Thinking about getting a sleeping bag and not sure what to choose? When making your decision, there are several things to take into consideration. These include the bags temperature rating, price, size and weight, features and performance. The type of insulation is a significant variable in the performance of your sleeping bag. Insulation can be synthetic, down or a blend of both.
- Temperature rating: You’ll need a sleeping bag suited for the temperature conditions where it will be used.
- Insulation type: Sleeping bags can be synthetic, down or a blend of both.
- Sleeping bag features: There are a few extras to consider, such as zipper type, hoods, size and weight, draft collars, etc.
Sleeping Bag Insulation
Insulation slows the transfer of heat from your body by trapping it in a surrounding layer of air. The more insulation the bag has, the more warmth-to-weight ratio you will receive. You can receive these pockets of air with both down and synthetic insulation, so take a look at the difference between them, including their pros and cons, to make the decision best suited for you.
Down is a natural material, which is part of the bird’s plumage. The down used for sleeping bags most commonly comes from ducks. Downs structure differs from regular feathers, as it’s comprised of very fine fibers. These fibers trap air between their filaments, keeping you warm.
If saving space and weight are a priority, then down is probably the way to go. It’s an excellent insulator that is light, compresses easily, lasts twice as long as synthetic, is breathable and is ideal for cold and dry conditions. It can tend to be more expensive than synthetic but usually lasts twice as long, making it worth the investment.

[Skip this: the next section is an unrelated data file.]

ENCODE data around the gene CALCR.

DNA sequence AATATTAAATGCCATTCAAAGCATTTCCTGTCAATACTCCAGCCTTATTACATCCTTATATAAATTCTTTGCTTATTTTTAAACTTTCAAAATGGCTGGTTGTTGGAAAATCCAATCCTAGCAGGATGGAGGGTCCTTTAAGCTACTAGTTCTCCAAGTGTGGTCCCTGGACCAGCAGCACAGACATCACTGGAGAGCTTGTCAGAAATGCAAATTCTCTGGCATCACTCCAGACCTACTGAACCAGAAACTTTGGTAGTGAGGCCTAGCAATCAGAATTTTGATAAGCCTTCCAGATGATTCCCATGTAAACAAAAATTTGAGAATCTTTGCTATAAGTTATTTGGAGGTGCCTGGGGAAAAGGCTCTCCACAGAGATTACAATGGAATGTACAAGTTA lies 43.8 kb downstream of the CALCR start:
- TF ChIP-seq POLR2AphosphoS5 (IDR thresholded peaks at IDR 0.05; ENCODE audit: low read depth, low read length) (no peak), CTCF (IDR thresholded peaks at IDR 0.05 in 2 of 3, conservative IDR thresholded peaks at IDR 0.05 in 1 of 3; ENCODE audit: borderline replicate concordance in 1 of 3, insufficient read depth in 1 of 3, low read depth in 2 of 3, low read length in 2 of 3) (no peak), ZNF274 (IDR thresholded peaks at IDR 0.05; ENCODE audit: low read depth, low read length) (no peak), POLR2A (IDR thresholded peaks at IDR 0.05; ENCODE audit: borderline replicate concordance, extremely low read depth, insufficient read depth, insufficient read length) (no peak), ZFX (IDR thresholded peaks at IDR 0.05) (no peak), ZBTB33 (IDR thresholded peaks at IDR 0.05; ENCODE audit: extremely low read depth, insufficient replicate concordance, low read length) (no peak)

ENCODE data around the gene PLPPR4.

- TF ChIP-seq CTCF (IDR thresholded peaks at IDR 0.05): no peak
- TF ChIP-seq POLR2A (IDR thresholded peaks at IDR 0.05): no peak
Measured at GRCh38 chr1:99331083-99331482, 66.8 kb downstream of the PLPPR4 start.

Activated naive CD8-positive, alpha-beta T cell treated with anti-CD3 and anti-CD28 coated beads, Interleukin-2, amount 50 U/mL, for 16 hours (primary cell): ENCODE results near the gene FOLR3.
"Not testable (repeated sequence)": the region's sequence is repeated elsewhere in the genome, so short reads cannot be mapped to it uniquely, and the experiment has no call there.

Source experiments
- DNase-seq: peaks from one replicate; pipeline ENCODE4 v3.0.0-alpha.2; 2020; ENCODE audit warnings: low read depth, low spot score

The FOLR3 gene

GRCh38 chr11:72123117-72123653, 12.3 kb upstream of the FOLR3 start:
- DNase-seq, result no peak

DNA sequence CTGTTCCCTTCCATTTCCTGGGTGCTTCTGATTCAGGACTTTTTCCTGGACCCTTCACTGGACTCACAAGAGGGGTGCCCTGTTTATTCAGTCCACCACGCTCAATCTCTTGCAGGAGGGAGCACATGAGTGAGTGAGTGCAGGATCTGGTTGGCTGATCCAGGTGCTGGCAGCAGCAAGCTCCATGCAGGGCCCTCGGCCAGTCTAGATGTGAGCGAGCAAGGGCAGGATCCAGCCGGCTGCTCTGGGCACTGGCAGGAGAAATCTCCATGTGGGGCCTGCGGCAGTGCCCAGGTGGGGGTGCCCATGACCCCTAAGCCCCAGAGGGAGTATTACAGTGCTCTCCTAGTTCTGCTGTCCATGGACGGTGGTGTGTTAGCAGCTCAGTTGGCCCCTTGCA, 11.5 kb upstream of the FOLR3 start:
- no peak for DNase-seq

Some of the pros and cons of down are the following:
- Down provides a better warmth-to-weight ratio
- Incredibly compressible: Even the highest quality sleeping bags will easily fit in your hiking backpack.
- Extremely durable: If you properly care for your sleeping bag, it can last for decades
- Water resistance: When down gets wet, it will lose most insulation power and turns into a lump. Recent developments have created “hydrophobic” down, to make it water resistant.
- Cleaning down requires special care
- Costs more than synthetic sleeping bags
- It’s not hypoallergenic
Another con can be the ethical issues associated with down, as it is an animal byproduct. In the past, down was linked to inhumane treatment of animals, as the geese and ducks suffered live plucking. Recently, most manufacturers have ensured their down comes from ethical sources in its treatment of animals, so if this is a concern for you, verify that it comes from a responsible and ethical source.
Synthetic is a popular choice due to its price tag and strong overall performance. It also dries quickly in damp conditions, providing insulation even when wet.
The pros and cons of synthetic insulation are:
- Has a high water resistance, keeping you warm even when the sleeping bag gets wet
- It’s hypoallergenic, as it comes from synthetic materials
- Weighs more and is bulkier than down
- Less warm
- Does not last as long as down, it tends to lose insulation power whenever folded or stored
Some bags now combine both synthetic and down fills, giving you the best of both worlds.